Myth and Ideology : Creating History in the Bible

Stuart A West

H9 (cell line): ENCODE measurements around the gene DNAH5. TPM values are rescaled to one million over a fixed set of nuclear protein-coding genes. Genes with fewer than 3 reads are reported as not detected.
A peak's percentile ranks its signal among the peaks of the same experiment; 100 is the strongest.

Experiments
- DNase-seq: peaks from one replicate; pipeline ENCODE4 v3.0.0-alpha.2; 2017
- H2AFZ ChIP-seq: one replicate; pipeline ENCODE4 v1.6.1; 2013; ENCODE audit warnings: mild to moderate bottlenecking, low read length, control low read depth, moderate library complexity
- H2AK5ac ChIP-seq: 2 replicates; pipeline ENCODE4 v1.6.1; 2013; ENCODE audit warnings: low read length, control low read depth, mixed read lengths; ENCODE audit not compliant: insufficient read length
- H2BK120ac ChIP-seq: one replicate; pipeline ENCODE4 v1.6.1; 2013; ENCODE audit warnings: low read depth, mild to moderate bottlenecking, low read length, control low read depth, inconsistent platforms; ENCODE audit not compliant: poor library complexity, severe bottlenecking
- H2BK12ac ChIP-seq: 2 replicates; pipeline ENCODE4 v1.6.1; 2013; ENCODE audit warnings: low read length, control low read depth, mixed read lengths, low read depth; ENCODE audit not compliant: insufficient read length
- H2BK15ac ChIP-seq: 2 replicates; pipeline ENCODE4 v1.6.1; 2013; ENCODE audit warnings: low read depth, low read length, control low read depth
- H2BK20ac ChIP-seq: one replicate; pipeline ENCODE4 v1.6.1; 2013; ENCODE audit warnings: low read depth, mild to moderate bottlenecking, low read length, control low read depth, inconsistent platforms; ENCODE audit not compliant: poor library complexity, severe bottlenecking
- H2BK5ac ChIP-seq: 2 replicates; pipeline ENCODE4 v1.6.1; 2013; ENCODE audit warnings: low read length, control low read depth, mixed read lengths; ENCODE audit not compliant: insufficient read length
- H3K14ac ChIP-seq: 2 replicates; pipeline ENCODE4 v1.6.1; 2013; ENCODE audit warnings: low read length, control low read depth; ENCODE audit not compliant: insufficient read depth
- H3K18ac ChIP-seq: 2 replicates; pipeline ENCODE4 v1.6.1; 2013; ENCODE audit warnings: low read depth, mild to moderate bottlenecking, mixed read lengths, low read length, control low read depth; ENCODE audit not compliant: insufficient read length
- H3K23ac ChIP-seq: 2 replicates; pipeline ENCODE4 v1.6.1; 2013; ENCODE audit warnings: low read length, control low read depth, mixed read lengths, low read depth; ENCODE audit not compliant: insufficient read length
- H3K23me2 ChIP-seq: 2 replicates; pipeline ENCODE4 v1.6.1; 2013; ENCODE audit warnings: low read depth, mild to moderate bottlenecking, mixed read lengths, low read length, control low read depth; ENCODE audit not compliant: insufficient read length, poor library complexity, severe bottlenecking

The book seeks to clarify the origins of the Hebrew Bible by an investigation of the biblical text, relying on extra-biblical evidence, particularly archaeology. The authors approach is non-theological, referring to Bible Scholars for many of his sources and using quotes from the Bible and ancient Near Eastern texts to support his conclusions. The traditional view of a divinely revealed Pentateuch is examined and the author recounts the development of criticism of that view, culminating in the Documenary Hypothesis, which is explained in detail. The suggestion is made that the Pentateuch and the Deuteronomistic history, ending with the destruction of Jerusalem in 586 BCE, emanate from several disparate sources. The author explains that all the evidence indicates that the earliest sources of the Pentateuch date from sometime between 922 and 722 BCE, and he shows that much of the Bibles narrative is myth and reveals a political bias by its writers. Often, we are reading historical fiction, evident from the anachronisms, contradictions, and repetitions in the text. By going to the roots of the Hebrew Bible, the book is intended as a personal appraisal of its sources and biblical dogma. Examples of the Documentary Hypothesis are noted, indicating that the books comprising the Pentateuch (Genesis, Exodus, Leviticus, Numbers, and Deuteronomy) are a combination of what were originally independent texts. The linkage of the book of Deuteronomy with the books Joshua, Judges, 1 and 2 Samuel, and 1 and 2 Kings, is shown, producing what became known as the Deuteronomistic History. The author discusses the various theories relating to the emergence of early Israel. He also notes the divisions that ultimately split the kingdom and the events that led to the destruction of both the northern kingdom of Israel in 722 BCE and the southern kingdom of Judah in 586 BCE as reflected in the Bible and in extra-biblical sources. The reader will become aware that the role of archaeology is very pertinent in assessing the historicity of the biblical text. Finally, the author reviews the development of the biblical text and looks at the Bible in its setting.